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Album Of The Week: San Cisco - 'Between You And Me'

Updated: Sep 14, 2020

Image credit: via San Cisco socials

Fourth studio album Between You And Me is the gorgeous new record from indie-pop staples San Cisco, Fremantle three piece composed of Jordi Davieson, Josh Biondillo and Scarlett Stevens. What had just started as friends making music together for fun, has now turned into a band who are on their way to pioneering the genre.

If you were anything like me, you probably first heard about San Cisco back in 2012 when their single ‘Awkward’ was released, and it was everywhere, I mean everywhere. It was a cultural reset, but in the best way possible. I didn't really delve much into their music after that until recently but the immense growth and maturity they've shown between then and now is more than prominent.

It's a reflection, an acceptance, an offering. The album is truly the ripest fruits of their labour.

The record kicks off with ‘Skin’, an orchestral choir with twangy guitars that preludes this well balanced and bittersweet track, encasing a nostalgic unrequited love story, from the point of view of a broken heart.

The album goes on and we get to another stand out and single track ‘Messages’, a stunning vocal lead track from Stevens. This one Is brighter and bubbly, with the great addition of 80’s style synth and bass lines fostering a fun rivalry narrative. "You’re the worst best friend I’ve ever had / Yep, I’ve definitely been there".

‘Alone’ is one of the softer tracks on the record. A more stripped back sound with light guitars and unsure lyrics about love. "Does love drift away a little bit every day…?"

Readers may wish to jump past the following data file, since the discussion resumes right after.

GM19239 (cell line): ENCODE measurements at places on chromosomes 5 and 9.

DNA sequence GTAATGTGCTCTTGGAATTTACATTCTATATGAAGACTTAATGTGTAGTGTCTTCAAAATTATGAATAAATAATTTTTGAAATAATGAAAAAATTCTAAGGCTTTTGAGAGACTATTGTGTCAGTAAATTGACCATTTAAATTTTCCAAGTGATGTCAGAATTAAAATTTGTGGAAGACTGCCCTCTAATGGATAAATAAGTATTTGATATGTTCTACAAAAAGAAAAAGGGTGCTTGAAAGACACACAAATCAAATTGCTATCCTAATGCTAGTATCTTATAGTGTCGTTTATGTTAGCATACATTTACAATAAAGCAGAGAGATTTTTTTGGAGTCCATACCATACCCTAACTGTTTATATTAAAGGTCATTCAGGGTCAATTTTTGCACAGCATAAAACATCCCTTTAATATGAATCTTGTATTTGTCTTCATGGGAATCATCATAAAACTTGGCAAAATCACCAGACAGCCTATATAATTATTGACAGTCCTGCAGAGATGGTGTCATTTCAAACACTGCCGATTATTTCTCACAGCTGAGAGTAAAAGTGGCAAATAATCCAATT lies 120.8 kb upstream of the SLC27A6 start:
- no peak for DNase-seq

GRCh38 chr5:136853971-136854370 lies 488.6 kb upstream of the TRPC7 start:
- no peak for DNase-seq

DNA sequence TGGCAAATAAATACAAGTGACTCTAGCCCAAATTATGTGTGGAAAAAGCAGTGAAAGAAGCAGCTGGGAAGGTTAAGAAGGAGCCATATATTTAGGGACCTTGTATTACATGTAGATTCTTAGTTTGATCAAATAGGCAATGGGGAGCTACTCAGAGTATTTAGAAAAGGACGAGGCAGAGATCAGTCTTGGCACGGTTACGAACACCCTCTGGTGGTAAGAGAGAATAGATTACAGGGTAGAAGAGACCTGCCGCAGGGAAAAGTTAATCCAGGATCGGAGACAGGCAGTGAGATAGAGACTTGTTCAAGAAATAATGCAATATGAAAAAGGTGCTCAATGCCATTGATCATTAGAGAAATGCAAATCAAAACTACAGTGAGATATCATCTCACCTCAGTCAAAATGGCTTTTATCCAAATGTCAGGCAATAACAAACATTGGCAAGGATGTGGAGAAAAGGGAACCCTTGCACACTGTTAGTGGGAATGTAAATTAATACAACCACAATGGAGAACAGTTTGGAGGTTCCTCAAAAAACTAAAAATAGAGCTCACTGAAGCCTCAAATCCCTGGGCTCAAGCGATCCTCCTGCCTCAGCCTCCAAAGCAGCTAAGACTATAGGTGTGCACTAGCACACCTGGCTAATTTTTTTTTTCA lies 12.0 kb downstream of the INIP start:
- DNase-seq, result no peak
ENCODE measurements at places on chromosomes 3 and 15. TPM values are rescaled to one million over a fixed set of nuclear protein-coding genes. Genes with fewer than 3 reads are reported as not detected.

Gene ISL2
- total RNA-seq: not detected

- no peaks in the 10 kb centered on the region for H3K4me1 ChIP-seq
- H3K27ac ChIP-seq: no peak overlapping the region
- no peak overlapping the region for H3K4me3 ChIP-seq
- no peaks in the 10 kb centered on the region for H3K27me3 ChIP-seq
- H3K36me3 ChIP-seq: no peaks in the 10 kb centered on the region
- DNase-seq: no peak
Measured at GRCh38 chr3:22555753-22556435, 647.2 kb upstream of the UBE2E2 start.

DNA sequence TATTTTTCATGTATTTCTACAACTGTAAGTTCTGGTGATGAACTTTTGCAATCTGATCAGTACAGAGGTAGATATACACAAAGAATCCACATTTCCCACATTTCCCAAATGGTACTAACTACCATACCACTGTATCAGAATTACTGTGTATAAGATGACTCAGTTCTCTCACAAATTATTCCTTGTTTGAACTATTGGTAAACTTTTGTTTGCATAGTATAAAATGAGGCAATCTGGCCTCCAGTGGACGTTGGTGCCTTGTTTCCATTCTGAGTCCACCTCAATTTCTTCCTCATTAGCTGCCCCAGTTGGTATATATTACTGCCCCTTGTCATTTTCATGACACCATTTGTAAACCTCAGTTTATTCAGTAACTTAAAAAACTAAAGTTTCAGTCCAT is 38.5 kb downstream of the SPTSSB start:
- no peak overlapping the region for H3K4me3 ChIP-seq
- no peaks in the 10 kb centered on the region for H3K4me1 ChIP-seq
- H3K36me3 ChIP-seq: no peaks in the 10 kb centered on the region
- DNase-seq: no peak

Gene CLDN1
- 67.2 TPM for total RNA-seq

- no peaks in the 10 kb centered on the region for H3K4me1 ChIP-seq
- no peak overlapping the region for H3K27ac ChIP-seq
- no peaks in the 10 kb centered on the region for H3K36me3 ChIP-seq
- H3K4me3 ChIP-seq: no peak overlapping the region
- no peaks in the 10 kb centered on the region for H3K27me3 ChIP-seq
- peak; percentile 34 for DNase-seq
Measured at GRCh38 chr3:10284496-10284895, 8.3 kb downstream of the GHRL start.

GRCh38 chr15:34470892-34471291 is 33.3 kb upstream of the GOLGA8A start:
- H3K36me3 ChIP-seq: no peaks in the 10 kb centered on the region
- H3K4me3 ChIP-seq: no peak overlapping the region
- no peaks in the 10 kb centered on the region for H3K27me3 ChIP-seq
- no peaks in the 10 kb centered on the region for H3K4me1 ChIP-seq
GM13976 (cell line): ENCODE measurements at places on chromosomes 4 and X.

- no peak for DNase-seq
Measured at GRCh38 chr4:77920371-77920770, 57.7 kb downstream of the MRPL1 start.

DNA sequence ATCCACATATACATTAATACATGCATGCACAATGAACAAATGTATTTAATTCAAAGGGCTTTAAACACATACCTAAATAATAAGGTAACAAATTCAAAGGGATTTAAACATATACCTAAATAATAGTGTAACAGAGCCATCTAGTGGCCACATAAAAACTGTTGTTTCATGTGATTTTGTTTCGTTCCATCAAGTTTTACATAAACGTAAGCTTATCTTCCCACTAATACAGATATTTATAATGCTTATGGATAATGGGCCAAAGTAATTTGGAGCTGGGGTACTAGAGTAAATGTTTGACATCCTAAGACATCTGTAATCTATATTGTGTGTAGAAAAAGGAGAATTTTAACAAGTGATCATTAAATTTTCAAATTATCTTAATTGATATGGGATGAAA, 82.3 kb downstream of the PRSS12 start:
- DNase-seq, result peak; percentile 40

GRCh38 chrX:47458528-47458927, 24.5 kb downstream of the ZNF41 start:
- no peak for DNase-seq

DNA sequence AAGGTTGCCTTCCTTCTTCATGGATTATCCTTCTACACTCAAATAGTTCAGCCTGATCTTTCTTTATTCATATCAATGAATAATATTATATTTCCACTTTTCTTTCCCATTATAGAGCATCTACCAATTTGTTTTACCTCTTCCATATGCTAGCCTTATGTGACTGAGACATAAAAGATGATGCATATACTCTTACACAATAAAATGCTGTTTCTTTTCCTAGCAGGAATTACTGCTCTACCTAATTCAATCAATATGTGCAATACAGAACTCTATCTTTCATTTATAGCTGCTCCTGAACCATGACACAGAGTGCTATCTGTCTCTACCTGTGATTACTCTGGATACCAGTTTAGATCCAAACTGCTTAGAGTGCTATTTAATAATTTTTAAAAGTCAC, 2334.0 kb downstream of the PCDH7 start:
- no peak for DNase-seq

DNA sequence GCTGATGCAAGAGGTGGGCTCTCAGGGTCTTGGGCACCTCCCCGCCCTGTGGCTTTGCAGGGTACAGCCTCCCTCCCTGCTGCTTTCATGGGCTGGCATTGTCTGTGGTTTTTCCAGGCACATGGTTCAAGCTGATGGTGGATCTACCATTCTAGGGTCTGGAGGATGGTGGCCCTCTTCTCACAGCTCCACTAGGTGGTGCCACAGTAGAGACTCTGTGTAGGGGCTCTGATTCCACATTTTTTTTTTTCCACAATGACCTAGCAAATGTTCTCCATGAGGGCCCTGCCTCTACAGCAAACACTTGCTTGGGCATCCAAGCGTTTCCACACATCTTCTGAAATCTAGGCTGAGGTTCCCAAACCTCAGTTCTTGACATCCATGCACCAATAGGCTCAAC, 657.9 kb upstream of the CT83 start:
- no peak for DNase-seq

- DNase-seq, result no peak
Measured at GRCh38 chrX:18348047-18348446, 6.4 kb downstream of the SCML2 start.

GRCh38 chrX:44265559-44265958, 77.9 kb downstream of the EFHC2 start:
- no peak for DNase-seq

'When I Dream' is an organic and honest approach to feelings of guilt and accountability, though on the musical side of things, it's very warm and upbeat, reminiscent of early surf rock or even brit pop. "Why does it feel so good to self destruct" Ouch, ammiright?!

Lyrically emotional and sensitive and composed with intricacy.

Vulnerability is taken to a new level with track, 'Flaws'. With touches of slow drums, acoustic guitar strums and a melancholy linger. Davieson's higher vocals in the chorus were soothing and inviting, like a warm embrace. It's a song to settle down in the evening with a glass of wine to listen to. Lyrically emotional and sensitive and composed with intricacy.

‘Tell Me When You Leave Tonight’ starts quite lively and maintains a romantic hazy feel throughout. What I mean by this is daydream-esque, in love, looking through rose coloured glass and when you're so in love with someone that nothing else seems to phase you. There's hints of uncertainty as well, but the bright guitar hooks and bass pick the mood up and contrast the sound.

To cap off the record we have the title track ‘Between You And Me’, a track fleshed out with airy vocals and rich emotion. Leaving a long lasting sombre sentiment.

The band are occupying a significant space in the Australian indie-pop scene and I can't seem to fault this album too much. The only thing I would say is that it’s not anything new lyric wise, relationships and heartache are pretty much the norm, but the execution was top notch. As I was listening through the album, I was sad when it ended, I expected those sweet vocal melodies, dreamy instrumentals and retro bass lines would go on forever… It's a reflection, an acceptance, an offering. The album is truly the ripest fruits of their labour.

San Cisco have settled into their full potential with Between You And Me, delivering this alluring and full bodied record which displays a subtle and warm reflection on past relationships and happier times. Reflecting, but not tainting or changing the memories associated with the past.


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